Before setting up your first Recipe, you'll need 3 things:

  1. A Google BigQuery project

  2. A service account key for that BigQuery project

  3. An account on Query.Recipes, with a plan selected and billing enabled.

If you're setting up a specific Recipe, you may want to head to that Recipe's 'Start Here' page:

  1. Website Quality Audit

  2. Organic Pulse

QR allows you to set up a fully-baked data pipeline in Google BigQuery, by filling out a short form.

The Recipe setup wizard configures 3 things for you:

  1. Creates the relevant BigQuery tables (for Google Analytics, Search Console, etc data) in your specified BQ project

  2. Configures raw data feeds for each of those data sources, to write data each day into those tables

  3. Schedules data models to run each time your raw data refreshes, to perform the actual analysis contained within the Recipe

After your last 2 years of data is backfilled in BigQuery (which takes 24-48 hours initially), you'll be able to set up data visualizations (in Sheets, Data Studio, or elsewhere) that make use of the Recipe's output.

Let's walk through the process, end-to-end.

The Recipe Setup Wizard

To get started, navigate to the Recipes page and select the recipe you'd like to set up.

For reference, the setup here will follow the Website Quality Audit, but the process follows the same general steps for any recipes:

1. Authorize Accounts

Enter the credentials from the required accounts

In this step, you will need to give authorization to setup the connection between QR and the various APIs needed for the recipe.

For the WQA example above, a single Google account authentication will connect Google Analytics and Google Search Console.

A Deepcrawl API key is provided by us, so there is no authentication required - but if you'd prefer to use your own account, you can connect via API key.

Other recipes may require additional accounts, such as Facebook Ads, Shopify, among others.

For any given service (Google, Facebook Ads, Shopify, etc), you can connect multiple accounts as needed.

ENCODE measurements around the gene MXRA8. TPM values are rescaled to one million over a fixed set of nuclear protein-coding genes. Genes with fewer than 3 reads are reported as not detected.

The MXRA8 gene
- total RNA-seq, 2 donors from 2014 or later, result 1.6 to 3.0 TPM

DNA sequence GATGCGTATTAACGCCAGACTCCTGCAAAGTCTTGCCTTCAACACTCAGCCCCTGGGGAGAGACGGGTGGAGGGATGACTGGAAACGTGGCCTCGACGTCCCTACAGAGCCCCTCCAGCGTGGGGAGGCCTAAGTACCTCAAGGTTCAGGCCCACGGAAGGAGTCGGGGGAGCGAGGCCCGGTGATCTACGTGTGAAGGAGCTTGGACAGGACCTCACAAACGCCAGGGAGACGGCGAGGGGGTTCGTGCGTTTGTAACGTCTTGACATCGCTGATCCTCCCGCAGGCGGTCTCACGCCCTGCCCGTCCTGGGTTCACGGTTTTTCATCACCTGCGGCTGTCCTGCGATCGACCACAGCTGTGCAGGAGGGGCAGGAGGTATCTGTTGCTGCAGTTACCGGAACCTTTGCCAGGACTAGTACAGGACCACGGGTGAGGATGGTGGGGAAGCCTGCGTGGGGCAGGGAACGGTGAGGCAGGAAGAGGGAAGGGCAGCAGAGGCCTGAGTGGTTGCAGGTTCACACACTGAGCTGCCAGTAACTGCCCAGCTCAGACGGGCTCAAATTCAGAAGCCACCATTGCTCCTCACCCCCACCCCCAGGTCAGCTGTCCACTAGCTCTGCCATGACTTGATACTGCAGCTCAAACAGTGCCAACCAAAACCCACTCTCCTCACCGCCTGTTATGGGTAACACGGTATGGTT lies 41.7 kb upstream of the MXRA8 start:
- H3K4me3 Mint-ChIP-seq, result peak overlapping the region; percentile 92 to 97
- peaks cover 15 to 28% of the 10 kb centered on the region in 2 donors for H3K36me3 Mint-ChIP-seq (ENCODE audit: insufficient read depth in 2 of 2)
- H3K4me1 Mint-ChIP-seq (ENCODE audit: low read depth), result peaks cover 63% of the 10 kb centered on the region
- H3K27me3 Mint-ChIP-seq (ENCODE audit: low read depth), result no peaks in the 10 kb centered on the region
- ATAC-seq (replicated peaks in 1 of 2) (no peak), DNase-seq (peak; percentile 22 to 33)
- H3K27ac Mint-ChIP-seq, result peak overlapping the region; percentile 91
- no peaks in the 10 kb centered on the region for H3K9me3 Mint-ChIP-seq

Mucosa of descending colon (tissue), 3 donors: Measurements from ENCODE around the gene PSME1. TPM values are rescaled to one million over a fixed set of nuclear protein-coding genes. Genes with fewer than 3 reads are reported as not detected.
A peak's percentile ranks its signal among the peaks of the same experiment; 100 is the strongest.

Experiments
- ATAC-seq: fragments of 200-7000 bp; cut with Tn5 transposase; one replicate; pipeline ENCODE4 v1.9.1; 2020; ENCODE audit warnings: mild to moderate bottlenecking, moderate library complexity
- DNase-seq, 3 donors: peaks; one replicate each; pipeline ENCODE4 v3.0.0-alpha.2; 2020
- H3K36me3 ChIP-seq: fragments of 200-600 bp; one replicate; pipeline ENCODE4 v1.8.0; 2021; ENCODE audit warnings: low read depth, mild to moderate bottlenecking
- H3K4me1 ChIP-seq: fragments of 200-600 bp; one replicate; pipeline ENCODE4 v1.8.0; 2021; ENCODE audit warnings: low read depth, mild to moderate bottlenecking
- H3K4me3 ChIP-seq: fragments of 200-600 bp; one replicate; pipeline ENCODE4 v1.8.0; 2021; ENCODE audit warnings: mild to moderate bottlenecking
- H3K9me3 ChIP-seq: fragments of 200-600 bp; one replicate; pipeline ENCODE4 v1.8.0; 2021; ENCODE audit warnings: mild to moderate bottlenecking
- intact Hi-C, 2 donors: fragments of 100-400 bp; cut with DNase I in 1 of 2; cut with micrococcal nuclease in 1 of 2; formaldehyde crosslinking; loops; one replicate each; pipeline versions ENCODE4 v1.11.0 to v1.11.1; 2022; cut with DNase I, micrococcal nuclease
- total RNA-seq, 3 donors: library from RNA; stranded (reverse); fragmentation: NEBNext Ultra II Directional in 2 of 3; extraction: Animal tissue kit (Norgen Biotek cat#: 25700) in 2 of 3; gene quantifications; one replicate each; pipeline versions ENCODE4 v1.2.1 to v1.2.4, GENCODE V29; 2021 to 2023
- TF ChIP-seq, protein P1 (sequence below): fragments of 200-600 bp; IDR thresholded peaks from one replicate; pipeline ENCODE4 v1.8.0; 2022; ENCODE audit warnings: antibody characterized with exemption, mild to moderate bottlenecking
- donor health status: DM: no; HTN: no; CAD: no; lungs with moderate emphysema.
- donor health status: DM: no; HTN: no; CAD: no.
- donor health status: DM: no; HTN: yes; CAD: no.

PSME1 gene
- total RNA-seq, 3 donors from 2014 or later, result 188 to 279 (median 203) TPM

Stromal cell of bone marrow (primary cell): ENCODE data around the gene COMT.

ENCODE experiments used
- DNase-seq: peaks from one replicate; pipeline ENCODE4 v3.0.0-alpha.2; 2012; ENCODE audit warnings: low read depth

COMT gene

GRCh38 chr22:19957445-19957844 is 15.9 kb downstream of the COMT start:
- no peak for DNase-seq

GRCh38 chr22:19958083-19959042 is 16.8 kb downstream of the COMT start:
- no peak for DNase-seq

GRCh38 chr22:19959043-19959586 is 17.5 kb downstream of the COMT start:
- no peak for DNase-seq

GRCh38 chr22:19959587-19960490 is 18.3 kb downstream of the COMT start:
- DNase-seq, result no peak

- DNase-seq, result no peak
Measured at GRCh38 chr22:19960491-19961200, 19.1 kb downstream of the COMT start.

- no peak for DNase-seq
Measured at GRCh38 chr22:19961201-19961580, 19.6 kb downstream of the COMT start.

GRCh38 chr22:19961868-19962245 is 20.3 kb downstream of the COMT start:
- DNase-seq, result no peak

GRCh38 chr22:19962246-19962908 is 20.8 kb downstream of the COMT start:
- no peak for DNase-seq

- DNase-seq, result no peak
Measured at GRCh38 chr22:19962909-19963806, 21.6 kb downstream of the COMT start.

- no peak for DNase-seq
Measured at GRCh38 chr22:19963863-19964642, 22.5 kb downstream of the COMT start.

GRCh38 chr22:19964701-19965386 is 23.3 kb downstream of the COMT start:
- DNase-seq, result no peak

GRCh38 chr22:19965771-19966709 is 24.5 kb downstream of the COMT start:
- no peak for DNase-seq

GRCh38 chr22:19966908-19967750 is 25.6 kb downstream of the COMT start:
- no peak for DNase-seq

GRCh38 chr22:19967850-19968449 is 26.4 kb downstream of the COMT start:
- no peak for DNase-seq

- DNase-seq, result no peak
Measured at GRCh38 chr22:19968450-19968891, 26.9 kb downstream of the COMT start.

2. Name your Site

Add the Name and Domain for the Recipe you are setting up

Next, you'll define the name and the domain of the site you're analyzing. Select these values carefully, as they'll be used downstream in reporting.

  • Name: What you'd like to call this site - this will be displayed in your reporting, so please name your sites case-sensitively how you'd like them to be displayed.

  • Homepage URL: Add the URL as it appears on the homepage, minus the 'http' or 'https' section at the beginning.

3. Select Accounts

Select the proper site + view in each of the required accounts. Also add the sitemaps to crawl.

In this step, you'll select the actual properties that belong to this site.

Dropdown menus appear, with available properties from each of the data sources (Google Analytics, Search Console, etc) that you connected in the first step.

Select the property that corresponds to your site - "Coding is for Losers: All Website Data", in our case for Google Analytics.

For any 3rd-party APIs where we provide access (like Deepcrawl), please always select the account named 'CIFL', which is our house account.

If you don't see the property you're looking for in the dropdown menus, you may need to authenticate an additional account for that service. You can do so via the "+" button to the right of the drop-down selector.

Authenticate an additional account through the

4. Select a BigQuery Project

If you haven't created a Google Cloud Account + your first Project, please follow this tutorial to get started.

Once your Project is created, select it from the dropdown menu of available Google BigQuery projects.

If you don't see the project you've created, you may need to authorize the Google account that's connected to that project (via the '+' button), or double-check that you have 'BigQuery Admin' permissions to the project.

Select a Big Query Project

5. Upload BigQuery Service Account Key

Add the service account json key you generated earlier